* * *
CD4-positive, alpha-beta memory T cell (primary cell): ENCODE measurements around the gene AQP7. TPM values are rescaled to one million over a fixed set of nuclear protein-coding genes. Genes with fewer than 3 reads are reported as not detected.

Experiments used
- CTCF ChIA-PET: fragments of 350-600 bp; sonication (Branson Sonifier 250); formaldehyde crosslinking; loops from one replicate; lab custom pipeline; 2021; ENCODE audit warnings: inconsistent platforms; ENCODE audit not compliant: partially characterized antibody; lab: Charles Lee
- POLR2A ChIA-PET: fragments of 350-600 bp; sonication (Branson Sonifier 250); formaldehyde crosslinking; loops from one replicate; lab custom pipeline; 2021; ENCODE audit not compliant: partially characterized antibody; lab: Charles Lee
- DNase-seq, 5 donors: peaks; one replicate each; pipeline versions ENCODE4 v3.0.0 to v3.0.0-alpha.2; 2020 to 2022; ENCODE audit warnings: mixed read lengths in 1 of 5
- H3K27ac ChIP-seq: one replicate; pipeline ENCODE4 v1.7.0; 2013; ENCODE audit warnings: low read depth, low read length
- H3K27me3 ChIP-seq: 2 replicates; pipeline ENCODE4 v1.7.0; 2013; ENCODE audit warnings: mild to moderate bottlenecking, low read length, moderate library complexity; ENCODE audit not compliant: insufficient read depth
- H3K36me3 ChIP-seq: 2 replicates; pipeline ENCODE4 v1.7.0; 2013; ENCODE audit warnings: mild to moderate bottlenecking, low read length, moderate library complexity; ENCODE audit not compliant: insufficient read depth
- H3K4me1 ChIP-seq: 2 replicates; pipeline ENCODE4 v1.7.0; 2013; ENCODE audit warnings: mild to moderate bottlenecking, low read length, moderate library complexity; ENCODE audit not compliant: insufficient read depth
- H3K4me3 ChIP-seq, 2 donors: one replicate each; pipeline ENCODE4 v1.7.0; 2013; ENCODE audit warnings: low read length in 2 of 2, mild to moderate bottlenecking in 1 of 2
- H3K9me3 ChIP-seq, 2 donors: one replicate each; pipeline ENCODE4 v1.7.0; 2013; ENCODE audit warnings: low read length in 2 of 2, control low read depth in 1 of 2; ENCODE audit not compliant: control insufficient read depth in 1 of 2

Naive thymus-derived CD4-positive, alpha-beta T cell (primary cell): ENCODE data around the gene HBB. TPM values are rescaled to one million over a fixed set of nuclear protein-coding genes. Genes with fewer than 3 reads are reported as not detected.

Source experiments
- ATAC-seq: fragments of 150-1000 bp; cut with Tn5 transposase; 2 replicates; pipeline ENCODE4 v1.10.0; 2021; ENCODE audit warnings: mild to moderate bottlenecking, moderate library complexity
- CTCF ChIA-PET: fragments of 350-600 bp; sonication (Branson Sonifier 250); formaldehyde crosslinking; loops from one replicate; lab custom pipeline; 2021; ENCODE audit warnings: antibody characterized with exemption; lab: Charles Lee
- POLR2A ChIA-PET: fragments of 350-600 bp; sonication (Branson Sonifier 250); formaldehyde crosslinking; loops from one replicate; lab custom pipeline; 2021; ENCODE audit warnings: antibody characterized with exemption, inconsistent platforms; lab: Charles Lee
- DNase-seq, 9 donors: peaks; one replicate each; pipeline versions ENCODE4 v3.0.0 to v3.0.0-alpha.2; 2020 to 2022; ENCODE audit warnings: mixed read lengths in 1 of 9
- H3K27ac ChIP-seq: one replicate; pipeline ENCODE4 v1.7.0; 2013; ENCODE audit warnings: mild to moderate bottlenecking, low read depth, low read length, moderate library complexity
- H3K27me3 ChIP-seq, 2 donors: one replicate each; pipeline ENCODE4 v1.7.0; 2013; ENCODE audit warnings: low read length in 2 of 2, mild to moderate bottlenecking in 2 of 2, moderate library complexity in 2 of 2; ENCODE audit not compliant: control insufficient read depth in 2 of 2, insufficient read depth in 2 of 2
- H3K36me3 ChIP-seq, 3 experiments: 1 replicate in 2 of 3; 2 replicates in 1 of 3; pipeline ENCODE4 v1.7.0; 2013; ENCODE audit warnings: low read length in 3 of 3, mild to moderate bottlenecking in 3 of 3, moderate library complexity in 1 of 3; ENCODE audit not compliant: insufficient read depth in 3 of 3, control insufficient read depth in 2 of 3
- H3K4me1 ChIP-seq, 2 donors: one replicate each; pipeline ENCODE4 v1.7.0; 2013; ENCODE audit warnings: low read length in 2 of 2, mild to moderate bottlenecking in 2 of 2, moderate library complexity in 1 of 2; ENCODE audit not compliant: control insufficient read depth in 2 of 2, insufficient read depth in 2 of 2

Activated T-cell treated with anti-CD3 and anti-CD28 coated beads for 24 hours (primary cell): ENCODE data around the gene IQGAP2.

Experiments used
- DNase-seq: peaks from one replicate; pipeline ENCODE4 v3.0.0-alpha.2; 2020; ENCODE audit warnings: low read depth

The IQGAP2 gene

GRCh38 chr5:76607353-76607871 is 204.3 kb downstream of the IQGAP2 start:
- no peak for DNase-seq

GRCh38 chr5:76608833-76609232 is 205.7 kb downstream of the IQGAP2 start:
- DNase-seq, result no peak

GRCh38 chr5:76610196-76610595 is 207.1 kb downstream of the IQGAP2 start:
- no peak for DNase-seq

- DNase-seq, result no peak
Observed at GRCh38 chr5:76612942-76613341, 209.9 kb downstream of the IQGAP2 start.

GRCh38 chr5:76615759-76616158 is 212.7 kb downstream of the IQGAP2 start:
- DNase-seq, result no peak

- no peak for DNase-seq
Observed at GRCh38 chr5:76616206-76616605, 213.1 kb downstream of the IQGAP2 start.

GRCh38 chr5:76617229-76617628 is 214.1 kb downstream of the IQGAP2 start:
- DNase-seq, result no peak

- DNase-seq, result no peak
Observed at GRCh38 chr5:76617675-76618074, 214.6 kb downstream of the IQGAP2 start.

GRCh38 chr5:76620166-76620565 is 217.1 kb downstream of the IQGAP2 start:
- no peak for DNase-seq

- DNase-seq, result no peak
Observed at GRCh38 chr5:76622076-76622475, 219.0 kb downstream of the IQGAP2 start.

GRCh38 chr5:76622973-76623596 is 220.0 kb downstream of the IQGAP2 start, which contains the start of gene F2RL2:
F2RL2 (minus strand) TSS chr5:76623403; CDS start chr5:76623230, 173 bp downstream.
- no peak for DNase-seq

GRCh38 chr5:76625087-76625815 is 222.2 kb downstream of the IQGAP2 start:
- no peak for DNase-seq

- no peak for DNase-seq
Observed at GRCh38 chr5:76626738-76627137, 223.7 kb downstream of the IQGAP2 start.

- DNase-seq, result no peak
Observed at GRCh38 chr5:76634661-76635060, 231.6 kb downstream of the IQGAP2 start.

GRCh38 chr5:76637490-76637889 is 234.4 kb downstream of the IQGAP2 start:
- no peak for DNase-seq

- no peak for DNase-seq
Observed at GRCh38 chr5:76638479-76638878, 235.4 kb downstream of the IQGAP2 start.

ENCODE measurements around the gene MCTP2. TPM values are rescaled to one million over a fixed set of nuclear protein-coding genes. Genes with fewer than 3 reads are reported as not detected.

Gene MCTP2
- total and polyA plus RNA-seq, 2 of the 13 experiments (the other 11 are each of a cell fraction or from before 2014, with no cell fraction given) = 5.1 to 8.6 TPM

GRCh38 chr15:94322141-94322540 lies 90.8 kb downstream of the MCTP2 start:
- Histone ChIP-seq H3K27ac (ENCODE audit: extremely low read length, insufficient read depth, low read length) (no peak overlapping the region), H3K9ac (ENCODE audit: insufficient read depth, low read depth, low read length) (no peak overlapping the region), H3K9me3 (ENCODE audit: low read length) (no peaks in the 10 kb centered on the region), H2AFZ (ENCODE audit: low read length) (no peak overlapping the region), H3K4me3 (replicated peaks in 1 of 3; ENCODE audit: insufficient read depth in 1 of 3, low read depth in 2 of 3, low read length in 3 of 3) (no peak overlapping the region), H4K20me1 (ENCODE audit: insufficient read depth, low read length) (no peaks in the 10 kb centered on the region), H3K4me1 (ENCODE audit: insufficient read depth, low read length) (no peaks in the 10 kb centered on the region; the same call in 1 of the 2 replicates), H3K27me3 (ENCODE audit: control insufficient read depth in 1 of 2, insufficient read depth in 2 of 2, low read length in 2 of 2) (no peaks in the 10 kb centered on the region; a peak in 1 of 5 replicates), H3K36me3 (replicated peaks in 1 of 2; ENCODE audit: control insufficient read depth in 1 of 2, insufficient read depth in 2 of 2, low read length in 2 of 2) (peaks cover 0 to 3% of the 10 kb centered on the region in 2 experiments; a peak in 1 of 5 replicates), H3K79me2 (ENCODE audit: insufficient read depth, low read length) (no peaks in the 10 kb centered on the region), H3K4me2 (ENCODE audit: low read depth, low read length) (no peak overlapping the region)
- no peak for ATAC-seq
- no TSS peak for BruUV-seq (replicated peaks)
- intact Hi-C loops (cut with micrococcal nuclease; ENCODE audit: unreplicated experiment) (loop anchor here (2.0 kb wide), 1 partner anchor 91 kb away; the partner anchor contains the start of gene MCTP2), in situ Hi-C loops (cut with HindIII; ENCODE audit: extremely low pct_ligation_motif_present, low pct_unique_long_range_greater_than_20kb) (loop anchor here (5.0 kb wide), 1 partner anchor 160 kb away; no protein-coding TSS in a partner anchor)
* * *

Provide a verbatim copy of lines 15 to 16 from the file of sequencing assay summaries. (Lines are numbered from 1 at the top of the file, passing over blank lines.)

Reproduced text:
- CTCF ChIA-PET: fragments of 350-600 bp; sonication (Branson Sonifier 250); formaldehyde crosslinking; loops from one replicate; lab custom pipeline; 2021; ENCODE audit warnings: antibody characterized with exemption; lab: Charles Lee
- POLR2A ChIA-PET: fragments of 350-600 bp; sonication (Branson Sonifier 250); formaldehyde crosslinking; loops from one replicate; lab custom pipeline; 2021; ENCODE audit warnings: antibody characterized with exemption, inconsistent platforms; lab: Charles Lee